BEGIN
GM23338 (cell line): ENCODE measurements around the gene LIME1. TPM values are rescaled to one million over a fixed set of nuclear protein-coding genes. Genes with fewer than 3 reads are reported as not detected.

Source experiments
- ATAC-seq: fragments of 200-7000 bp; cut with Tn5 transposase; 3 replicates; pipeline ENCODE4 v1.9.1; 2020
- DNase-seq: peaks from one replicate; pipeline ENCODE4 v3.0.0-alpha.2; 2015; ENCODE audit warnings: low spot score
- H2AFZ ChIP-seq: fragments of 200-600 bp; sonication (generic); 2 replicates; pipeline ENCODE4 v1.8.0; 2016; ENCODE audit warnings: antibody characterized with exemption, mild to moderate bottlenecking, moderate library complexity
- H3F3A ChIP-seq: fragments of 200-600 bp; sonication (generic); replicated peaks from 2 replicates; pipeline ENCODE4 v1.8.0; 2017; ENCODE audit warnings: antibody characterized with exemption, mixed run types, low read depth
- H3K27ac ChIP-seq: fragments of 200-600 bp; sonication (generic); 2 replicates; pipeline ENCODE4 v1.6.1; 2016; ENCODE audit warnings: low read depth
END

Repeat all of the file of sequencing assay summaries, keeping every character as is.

GM23338 (cell line): ENCODE measurements around the gene LIME1. TPM values are rescaled to one million over a fixed set of nuclear protein-coding genes. Genes with fewer than 3 reads are reported as not detected.

Source experiments
- ATAC-seq: fragments of 200-7000 bp; cut with Tn5 transposase; 3 replicates; pipeline ENCODE4 v1.9.1; 2020
- DNase-seq: peaks from one replicate; pipeline ENCODE4 v3.0.0-alpha.2; 2015; ENCODE audit warnings: low spot score
- H2AFZ ChIP-seq: fragments of 200-600 bp; sonication (generic); 2 replicates; pipeline ENCODE4 v1.8.0; 2016; ENCODE audit warnings: antibody characterized with exemption, mild to moderate bottlenecking, moderate library complexity
- H3F3A ChIP-seq: fragments of 200-600 bp; sonication (generic); replicated peaks from 2 replicates; pipeline ENCODE4 v1.8.0; 2017; ENCODE audit warnings: antibody characterized with exemption, mixed run types, low read depth
- H3K27ac ChIP-seq: fragments of 200-600 bp; sonication (generic); 2 replicates; pipeline ENCODE4 v1.6.1; 2016; ENCODE audit warnings: low read depth